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 (să-käd′, sə-)
A rapid intermittent eye movement, as that which occurs when the eyes fix on one point after another in the visual field.

[French, jerk, jolt, from Middle French, from Old French dialectal saquer, to jerk, pull, variant of Old French sachier, to pull forcefully, turn over, shake up, from sac, sack (perhaps in reference to the shaking of bags of wheat to settle their contents); see sac1.]

sac·cad′ic adj.
American Heritage® Dictionary of the English Language, Fifth Edition. Copyright © 2016 by Houghton Mifflin Harcourt Publishing Company. Published by Houghton Mifflin Harcourt Publishing Company. All rights reserved.


(səˈkɑːdɪk; səˈkeɪdɪk)
relating to or resembling saccades
Collins English Dictionary – Complete and Unabridged, 12th Edition 2014 © HarperCollins Publishers 1991, 1994, 1998, 2000, 2003, 2006, 2007, 2009, 2011, 2014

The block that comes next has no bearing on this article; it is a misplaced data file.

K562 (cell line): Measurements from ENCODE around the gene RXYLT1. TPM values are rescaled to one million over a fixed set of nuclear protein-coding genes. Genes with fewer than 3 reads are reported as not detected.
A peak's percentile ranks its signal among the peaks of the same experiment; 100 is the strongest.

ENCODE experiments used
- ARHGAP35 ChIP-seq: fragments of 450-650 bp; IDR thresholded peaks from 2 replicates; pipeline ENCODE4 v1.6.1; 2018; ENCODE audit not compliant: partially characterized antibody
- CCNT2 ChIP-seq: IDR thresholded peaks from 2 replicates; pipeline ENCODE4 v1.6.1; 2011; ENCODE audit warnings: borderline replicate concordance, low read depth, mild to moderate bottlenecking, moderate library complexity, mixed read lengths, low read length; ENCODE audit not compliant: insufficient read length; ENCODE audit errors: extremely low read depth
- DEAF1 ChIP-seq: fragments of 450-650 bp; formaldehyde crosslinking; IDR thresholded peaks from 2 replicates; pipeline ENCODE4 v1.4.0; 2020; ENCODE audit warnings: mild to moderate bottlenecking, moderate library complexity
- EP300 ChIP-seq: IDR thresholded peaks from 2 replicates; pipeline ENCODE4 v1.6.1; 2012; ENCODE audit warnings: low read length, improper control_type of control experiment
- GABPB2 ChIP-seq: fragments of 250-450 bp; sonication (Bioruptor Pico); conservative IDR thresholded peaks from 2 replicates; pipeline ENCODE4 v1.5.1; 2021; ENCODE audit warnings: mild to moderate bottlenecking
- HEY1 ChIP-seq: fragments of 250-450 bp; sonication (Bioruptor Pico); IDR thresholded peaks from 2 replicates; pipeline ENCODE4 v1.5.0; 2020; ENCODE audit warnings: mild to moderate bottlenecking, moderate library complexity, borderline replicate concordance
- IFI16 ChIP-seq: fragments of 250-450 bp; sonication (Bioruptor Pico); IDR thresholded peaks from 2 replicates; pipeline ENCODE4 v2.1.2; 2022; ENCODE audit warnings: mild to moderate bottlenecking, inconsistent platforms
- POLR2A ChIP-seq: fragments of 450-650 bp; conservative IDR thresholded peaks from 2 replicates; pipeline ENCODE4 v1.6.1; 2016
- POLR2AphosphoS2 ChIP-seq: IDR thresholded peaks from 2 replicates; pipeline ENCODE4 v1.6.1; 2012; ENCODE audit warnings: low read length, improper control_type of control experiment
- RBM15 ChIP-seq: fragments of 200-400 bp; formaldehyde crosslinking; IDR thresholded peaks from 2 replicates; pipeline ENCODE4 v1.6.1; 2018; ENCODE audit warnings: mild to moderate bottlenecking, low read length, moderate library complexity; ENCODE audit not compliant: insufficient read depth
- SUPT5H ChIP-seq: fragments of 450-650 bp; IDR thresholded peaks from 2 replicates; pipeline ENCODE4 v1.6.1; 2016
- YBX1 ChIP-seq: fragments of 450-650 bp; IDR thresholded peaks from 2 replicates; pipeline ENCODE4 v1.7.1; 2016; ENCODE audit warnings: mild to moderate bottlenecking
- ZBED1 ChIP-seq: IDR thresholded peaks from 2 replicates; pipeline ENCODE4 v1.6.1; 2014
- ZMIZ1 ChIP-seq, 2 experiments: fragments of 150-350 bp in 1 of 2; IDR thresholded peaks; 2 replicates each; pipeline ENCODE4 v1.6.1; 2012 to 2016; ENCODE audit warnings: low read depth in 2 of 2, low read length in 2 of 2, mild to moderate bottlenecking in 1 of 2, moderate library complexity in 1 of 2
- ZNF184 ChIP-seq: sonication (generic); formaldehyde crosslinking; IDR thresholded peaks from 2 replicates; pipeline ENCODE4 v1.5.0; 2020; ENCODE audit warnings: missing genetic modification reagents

ThesaurusAntonymsRelated WordsSynonymsLegend:
Adj.1.saccadic - of or related to the rapid movement of the eyes between points of fixation
Based on WordNet 3.0, Farlex clipart collection. © 2003-2012 Princeton University, Farlex Inc.
References in periodicals archive ?
He had hypometric rapid eye saccadestothe left with fatigue after 3 saccadic eye movements; hyperactive bowel sounds in the LLQand LUQ, hypoactive bowel sounds in the RUQ; tenderness to palpation in the LLQ and McBurney's point, along with a tight diaphragm on palpation.
Children with CVI may present with normal to severely reduced visual acuity and contrast sensitivity, and with normal or poorly controlled smooth and saccadic eye movements.
The test protocol included saccadic, tracking and optokinetic eye movement evaluations, and recordings of gaze and spontaneous nystagmus, as well as head-shaking nystagmus, bithermal caloric, and positional tests.
The saccadic pathway involves several regions of the cerebral cortex, cerebellum, and brain stem.
When these two systems don't work on focusing on the target, sudden saccadic eye movements ensure that the eyes position towards the target.
It records a microhistory of a few seconds' movement of the painter's hand, a chronicle that can be reenacted through the focal point of the viewer's gaze, with its abrupt turns and saccadic wriggles.
Four patients had nystagmus with abnormal smooth pursuit and saccadic overshoot.